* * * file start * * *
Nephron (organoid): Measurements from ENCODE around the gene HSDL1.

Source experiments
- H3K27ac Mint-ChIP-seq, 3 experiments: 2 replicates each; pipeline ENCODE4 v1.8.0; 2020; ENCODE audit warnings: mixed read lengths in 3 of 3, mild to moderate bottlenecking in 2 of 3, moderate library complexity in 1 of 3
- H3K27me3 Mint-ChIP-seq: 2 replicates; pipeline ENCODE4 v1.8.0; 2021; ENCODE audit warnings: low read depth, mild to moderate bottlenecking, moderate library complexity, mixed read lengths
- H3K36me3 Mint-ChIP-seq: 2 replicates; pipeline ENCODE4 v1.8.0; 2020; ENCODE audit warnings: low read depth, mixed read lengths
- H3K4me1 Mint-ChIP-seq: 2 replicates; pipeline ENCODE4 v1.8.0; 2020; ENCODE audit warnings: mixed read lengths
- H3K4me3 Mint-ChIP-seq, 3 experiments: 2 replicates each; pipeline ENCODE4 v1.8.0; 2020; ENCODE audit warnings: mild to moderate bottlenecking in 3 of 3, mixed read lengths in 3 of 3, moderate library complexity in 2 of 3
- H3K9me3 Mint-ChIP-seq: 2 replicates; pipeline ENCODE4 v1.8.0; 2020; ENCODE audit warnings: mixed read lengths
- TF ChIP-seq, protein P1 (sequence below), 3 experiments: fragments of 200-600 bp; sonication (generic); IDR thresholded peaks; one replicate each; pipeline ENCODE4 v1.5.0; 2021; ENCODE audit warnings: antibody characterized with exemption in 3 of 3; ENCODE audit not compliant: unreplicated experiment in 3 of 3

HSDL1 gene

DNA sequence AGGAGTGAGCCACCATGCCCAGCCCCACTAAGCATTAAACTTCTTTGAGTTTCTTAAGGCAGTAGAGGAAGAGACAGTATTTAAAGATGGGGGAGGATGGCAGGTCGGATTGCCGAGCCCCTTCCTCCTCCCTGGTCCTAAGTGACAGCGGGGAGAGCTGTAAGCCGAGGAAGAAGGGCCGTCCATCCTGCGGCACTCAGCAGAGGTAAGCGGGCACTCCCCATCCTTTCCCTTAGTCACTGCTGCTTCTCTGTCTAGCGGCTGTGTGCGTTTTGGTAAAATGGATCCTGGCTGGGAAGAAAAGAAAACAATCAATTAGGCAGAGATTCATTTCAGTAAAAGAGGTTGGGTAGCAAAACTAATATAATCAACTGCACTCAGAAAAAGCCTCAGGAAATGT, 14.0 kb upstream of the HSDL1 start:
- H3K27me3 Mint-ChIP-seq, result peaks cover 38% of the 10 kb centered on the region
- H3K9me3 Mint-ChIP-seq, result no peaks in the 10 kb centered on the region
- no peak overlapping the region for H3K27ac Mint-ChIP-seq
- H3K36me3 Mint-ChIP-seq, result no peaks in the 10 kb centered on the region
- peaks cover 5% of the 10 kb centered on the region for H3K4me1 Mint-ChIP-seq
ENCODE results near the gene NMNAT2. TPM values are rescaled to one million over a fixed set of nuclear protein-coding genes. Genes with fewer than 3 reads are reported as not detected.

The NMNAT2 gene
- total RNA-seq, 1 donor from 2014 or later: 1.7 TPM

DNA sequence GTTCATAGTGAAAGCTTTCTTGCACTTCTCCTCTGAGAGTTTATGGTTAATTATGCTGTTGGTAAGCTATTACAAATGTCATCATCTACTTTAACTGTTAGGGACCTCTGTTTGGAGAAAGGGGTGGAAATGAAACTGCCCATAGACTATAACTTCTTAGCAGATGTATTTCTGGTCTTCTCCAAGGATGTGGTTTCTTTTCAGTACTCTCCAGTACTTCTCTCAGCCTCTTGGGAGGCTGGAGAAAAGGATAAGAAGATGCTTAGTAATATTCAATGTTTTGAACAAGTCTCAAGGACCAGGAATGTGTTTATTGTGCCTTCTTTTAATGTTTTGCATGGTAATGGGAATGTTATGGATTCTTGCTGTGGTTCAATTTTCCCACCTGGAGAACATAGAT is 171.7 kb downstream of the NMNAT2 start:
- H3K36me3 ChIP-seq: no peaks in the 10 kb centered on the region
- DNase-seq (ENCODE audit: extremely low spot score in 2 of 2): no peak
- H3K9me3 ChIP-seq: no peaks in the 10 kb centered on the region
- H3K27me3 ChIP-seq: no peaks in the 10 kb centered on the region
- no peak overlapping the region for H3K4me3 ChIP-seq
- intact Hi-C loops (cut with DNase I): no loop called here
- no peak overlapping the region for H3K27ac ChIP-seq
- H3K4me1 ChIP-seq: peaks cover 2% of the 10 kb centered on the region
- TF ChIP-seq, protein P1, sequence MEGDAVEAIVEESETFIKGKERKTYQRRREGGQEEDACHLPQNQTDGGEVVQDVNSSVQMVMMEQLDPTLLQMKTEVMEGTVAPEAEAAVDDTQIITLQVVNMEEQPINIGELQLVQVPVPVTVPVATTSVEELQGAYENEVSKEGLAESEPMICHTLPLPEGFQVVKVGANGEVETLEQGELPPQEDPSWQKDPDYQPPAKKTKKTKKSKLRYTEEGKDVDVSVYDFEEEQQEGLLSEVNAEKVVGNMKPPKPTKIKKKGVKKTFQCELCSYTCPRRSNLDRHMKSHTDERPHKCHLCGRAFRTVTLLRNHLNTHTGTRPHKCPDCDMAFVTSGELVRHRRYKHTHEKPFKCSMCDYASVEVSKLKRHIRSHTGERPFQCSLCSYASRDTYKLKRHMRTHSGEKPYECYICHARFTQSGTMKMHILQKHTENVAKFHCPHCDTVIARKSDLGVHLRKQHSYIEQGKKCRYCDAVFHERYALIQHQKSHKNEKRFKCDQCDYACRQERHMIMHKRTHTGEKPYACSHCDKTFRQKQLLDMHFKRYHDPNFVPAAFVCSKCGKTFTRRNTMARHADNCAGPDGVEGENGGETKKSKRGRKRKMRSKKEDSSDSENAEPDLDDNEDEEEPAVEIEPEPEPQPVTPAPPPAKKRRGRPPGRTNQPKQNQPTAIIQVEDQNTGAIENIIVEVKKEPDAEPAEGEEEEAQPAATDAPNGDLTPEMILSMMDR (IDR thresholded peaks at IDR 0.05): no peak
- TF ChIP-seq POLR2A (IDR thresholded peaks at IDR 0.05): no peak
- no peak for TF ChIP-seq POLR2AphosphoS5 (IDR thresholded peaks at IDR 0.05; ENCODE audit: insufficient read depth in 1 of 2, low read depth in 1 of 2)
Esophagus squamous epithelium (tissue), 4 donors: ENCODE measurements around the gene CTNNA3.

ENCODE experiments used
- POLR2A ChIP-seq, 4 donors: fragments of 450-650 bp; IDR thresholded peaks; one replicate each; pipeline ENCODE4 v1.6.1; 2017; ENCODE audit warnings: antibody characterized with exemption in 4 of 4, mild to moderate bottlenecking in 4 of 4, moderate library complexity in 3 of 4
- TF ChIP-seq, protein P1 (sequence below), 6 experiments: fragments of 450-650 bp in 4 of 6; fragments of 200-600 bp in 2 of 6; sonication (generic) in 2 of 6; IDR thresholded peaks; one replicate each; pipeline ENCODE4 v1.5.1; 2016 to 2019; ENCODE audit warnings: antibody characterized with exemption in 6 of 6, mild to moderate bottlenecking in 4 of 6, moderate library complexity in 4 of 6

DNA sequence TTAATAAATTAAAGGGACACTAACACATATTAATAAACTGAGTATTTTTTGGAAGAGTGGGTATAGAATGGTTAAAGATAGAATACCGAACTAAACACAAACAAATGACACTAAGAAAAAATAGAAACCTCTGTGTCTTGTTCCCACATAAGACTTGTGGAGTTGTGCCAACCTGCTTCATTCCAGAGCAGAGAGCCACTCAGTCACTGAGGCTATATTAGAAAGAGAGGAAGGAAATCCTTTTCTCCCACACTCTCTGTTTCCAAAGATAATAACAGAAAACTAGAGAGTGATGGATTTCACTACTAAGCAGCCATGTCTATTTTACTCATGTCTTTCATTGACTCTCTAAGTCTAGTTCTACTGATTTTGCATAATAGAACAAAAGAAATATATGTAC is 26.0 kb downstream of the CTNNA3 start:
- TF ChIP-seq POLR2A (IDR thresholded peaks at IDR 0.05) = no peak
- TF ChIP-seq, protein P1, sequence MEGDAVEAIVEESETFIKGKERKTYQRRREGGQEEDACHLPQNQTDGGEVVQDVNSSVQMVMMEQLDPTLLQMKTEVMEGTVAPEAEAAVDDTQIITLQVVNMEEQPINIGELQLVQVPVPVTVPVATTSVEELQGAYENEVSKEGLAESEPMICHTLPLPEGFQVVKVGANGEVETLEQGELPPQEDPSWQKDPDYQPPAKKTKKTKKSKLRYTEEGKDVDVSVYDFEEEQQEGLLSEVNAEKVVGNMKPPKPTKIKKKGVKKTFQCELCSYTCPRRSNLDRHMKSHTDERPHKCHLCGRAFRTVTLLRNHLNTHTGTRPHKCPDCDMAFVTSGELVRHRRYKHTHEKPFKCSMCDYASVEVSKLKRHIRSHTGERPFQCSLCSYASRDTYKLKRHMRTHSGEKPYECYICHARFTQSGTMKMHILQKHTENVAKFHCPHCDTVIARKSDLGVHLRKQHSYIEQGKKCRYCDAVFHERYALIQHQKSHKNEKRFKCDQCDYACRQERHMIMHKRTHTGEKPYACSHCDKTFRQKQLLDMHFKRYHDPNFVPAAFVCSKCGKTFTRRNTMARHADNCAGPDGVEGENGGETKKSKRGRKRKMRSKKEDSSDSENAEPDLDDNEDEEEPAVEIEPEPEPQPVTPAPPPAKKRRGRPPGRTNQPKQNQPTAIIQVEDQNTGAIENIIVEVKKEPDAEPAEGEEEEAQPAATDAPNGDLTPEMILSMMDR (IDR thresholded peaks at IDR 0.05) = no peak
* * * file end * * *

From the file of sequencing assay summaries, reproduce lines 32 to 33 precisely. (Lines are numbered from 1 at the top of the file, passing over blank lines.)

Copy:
Esophagus squamous epithelium (tissue), 4 donors: ENCODE measurements around the gene CTNNA3.

ENCODE experiments used